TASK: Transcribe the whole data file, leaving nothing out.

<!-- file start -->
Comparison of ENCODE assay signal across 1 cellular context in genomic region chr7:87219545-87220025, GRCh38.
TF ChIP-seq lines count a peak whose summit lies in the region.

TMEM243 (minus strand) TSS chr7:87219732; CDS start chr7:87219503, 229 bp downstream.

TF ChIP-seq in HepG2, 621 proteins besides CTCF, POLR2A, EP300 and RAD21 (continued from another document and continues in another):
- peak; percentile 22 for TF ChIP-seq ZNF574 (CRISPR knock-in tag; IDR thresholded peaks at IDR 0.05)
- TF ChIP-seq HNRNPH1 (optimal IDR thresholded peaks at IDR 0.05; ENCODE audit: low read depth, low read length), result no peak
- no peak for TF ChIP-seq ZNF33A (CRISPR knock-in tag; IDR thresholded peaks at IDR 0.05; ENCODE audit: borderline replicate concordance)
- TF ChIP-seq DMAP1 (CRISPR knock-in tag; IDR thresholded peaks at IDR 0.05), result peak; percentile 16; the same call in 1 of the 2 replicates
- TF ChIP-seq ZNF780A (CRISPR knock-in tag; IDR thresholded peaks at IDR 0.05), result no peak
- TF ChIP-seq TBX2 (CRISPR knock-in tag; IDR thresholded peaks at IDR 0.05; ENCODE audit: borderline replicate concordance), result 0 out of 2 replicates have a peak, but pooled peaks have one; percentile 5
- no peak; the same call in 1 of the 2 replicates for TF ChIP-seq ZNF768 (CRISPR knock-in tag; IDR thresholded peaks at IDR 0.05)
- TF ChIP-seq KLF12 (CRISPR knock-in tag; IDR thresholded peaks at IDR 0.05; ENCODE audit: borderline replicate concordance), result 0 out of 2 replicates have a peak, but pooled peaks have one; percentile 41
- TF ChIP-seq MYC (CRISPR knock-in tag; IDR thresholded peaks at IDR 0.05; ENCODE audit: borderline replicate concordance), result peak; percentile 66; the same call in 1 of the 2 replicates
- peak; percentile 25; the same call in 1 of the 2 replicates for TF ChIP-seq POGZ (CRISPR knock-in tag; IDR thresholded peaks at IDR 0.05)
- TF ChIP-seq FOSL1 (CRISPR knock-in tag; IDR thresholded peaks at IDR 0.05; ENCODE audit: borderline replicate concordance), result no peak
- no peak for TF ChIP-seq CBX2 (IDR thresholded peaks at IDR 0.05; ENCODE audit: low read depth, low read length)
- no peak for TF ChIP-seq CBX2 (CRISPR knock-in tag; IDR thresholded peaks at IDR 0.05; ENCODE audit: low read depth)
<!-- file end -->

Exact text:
Comparison of ENCODE assay signal across 1 cellular context in genomic region chr7:87219545-87220025, GRCh38.
TF ChIP-seq lines count a peak whose summit lies in the region.

TMEM243 (minus strand) TSS chr7:87219732; CDS start chr7:87219503, 229 bp downstream.

TF ChIP-seq in HepG2, 621 proteins besides CTCF, POLR2A, EP300 and RAD21 (continued from another document and continues in another):
- peak; percentile 22 for TF ChIP-seq ZNF574 (CRISPR knock-in tag; IDR thresholded peaks at IDR 0.05)
- TF ChIP-seq HNRNPH1 (optimal IDR thresholded peaks at IDR 0.05; ENCODE audit: low read depth, low read length), result no peak
- no peak for TF ChIP-seq ZNF33A (CRISPR knock-in tag; IDR thresholded peaks at IDR 0.05; ENCODE audit: borderline replicate concordance)
- TF ChIP-seq DMAP1 (CRISPR knock-in tag; IDR thresholded peaks at IDR 0.05), result peak; percentile 16; the same call in 1 of the 2 replicates
- TF ChIP-seq ZNF780A (CRISPR knock-in tag; IDR thresholded peaks at IDR 0.05), result no peak
- TF ChIP-seq TBX2 (CRISPR knock-in tag; IDR thresholded peaks at IDR 0.05; ENCODE audit: borderline replicate concordance), result 0 out of 2 replicates have a peak, but pooled peaks have one; percentile 5
- no peak; the same call in 1 of the 2 replicates for TF ChIP-seq ZNF768 (CRISPR knock-in tag; IDR thresholded peaks at IDR 0.05)
- TF ChIP-seq KLF12 (CRISPR knock-in tag; IDR thresholded peaks at IDR 0.05; ENCODE audit: borderline replicate concordance), result 0 out of 2 replicates have a peak, but pooled peaks have one; percentile 41
- TF ChIP-seq MYC (CRISPR knock-in tag; IDR thresholded peaks at IDR 0.05; ENCODE audit: borderline replicate concordance), result peak; percentile 66; the same call in 1 of the 2 replicates
- peak; percentile 25; the same call in 1 of the 2 replicates for TF ChIP-seq POGZ (CRISPR knock-in tag; IDR thresholded peaks at IDR 0.05)
- TF ChIP-seq FOSL1 (CRISPR knock-in tag; IDR thresholded peaks at IDR 0.05; ENCODE audit: borderline replicate concordance), result no peak
- no peak for TF ChIP-seq CBX2 (IDR thresholded peaks at IDR 0.05; ENCODE audit: low read depth, low read length)
- no peak for TF ChIP-seq CBX2 (CRISPR knock-in tag; IDR thresholded peaks at IDR 0.05; ENCODE audit: low read depth)